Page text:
Recruiting in 2020: Be Prepared to Do Things Differently

You’re probably sick of hearing about the candidate-driven market, and for good reason—it’s a constant reminder that you’re unable to fill empty seats. This is a new millennium, which means the strategies you were using in the past just don’t cut it today. As research from Worldwide ERC points out, “Be prepared to do things differently.”


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Great Recession Strategies Still in Play

A recent iCIMS and Appcast webinar, “The Race for Talent in 2020: Fix your candidate journey and stop wasting spend,” drives this point further home. Leah Daniels, Appcast SVP of Strategy, says some of the things you’re doing are hurting your race for talent. She says this is a product of the strategies recruiters and employers were using during the Great Recession, and what worked then does not necessarily work now.

According to Daniels, in 2009, for every open job, there were six available candidates. But now, for every candidate available, there are only 1.2 open roles. Simply put, there aren’t enough people to fill these jobs. Daniels also says your applicant tracking system (ATS) may be partially to blame, as well.

During the Great Recession, employers were able to pick and choose the best talent because there were more candidates than there were available jobs. In today’s climate, if you’re still using the same ATS processes as you were 10 years ago, of course you’re going to have trouble weeding through the plethora of available candidates.

It’s time to get with the times and do things differently!

A Multipronged Approach to Recruiting Talent

ATSs aside, it’s time to adopt new strategies for attracting and retaining top talent. The Worldwide ERC report offers a multipronged approach to recruiting candidates based on its in-depth interviews with chief Human Resources officers (CHROs) and HR experts.

Based on these insights, Worldwide ERC finds that the kinds of benefits you offer can make a difference in recruiting the best talent, and they don’t have to cost a thing. So long as you’re providing flexibility and skills development opportunities, you’ll be able to attract and retain the talent you need in no time.

“It’s openness to flexible hours, openness to working remote certain days. You just have to be so much more flexible in order to attract great candidates,” explained one CHRO in the report. “I always tell people if you truly trust employees, and they’re really good workers, I don’t know why you hesitate.”

“Try to have long-term development plans for your top people or else,” a participant emphasized. “What I always tell my people is any time we have to go outside for a leader or a director, we’ve failed as a company. We weren’t able to develop that person.”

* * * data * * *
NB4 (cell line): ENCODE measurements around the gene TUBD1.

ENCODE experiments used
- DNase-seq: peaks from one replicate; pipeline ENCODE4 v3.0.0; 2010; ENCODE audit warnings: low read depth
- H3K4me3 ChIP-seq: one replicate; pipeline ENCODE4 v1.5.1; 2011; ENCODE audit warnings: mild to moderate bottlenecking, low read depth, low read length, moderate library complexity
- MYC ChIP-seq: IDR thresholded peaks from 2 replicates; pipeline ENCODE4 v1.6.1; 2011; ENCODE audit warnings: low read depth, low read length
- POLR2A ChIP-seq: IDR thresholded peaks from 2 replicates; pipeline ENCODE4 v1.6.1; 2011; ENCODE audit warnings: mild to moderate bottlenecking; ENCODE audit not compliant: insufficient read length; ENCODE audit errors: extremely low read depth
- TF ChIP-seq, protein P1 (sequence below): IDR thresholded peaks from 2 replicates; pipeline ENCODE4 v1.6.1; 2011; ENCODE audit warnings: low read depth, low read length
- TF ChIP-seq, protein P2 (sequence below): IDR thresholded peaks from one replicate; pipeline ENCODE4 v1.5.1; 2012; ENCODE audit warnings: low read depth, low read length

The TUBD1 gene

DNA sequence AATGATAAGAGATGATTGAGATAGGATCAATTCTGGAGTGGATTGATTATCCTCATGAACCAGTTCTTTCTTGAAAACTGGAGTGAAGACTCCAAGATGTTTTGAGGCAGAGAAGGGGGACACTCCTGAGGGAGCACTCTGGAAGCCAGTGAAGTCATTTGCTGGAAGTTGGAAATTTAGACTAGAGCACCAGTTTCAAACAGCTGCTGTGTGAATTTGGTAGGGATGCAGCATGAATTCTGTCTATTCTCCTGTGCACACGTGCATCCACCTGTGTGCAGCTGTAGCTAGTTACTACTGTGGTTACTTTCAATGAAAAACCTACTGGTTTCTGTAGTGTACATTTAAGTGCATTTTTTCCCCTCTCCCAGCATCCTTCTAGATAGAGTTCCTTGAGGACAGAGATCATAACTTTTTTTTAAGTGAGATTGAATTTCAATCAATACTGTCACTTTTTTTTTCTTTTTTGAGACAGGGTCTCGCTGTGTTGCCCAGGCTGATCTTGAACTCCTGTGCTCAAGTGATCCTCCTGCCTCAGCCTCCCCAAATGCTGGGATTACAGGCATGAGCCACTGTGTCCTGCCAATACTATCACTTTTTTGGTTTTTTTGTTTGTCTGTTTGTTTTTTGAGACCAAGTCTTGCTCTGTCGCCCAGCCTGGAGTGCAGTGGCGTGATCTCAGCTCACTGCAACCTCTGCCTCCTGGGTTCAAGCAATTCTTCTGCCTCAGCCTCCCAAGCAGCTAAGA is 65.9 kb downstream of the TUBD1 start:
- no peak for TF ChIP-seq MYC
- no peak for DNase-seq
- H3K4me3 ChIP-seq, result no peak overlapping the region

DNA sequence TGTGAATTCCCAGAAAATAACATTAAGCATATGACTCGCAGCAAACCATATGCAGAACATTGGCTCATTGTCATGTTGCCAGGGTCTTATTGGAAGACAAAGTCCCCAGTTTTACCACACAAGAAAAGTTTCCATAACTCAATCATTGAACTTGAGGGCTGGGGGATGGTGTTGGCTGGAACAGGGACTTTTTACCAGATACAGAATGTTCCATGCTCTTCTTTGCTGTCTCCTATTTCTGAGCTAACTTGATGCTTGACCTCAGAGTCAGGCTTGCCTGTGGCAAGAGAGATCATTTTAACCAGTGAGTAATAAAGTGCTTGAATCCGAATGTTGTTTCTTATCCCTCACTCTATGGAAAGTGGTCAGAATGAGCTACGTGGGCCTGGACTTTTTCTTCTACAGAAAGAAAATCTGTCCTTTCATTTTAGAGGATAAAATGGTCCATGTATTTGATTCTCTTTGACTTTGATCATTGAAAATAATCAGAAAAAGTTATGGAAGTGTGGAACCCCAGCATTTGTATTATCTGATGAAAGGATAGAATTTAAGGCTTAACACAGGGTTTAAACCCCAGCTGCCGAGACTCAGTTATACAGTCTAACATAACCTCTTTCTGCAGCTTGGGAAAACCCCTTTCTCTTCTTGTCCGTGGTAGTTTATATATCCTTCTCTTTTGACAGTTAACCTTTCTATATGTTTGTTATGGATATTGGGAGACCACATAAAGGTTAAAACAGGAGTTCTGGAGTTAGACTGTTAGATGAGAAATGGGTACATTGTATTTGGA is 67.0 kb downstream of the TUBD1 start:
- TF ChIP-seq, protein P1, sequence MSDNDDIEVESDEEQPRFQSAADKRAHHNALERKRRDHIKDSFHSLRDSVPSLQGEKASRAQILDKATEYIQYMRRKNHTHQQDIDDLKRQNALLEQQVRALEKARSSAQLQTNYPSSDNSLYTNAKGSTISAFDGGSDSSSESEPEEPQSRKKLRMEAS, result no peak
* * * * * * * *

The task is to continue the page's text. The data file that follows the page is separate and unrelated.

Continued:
Worldwide ERC’s research also found that compensation is a driving force, as 47% of research respondents say they increase pay to be competitive in the job market. Some even go the extra step of providing a pay increase once a new hire has completed his or her onboarding.

Here are the areas you should focus on when building out your multipronged approach:

  • Compensation—Start by researching other companies to see what they’re paying their employees. You can also research compensation ranges for particular roles on websites like Glassdoor. Once an employee is fully onboarded, consider giving him or her a slight pay increase, which can help retain the employee longer. Worldwide ERC suggests increasing salaries and the frequency of promotions for additional retention.
  • Benefits—Besides the tried and true, like healthcare insurance, consider offering perks and benefits your competition doesn’t offer workers. “While pay remains important, there is an uptick in interest on vacation policies and 401k matching,” says Worldwide ERC.
  • Mobility—In today’s technology-driven world, employees have the ability to work when they want and wherever they want. If you want to attract the mobile workforce, you must prove to them that you’re willing to accommodate the flexibility they desire.
  • Communication—Simplify the hiring process to move from first contact to making an offer faster and continuing to engage the employee after an offer is accepted, suggests Worldwide ERC. As we know, constant and timely communications are the key to keeping candidates during the recruitment process. Worldwide ERC adds that this strategy also helps build relationships with talent early on in the process.
  • Retention—What’s the best way to recruit talent? By not losing top performers in the first place, which is why retention should be top of mind when creating a recruiting program. In fact, most things that attract talent will ultimately retain talent, as well, which is why Worldwide ERC suggests short-term (90-day) retention bonuses, feedback, upskilling, and career development opportunities to make these workers want to come back every day.

Worldwide ERC also adds that “employers must attempt to create solutions that can satisfy the preferences of multiple generations,” which is never easy to accomplish. Fortunately, we’ve created a pretty solid overview of what each generation wants; be sure to consult it when determining how to recruit each generation of workers.

At the end of the day, your goal is to put butts into seats, and unless/until you optimize your recruiting strategies, you’ll be one of the many employers shouting, “I’m sick of hearing about the candidate-driven market!”

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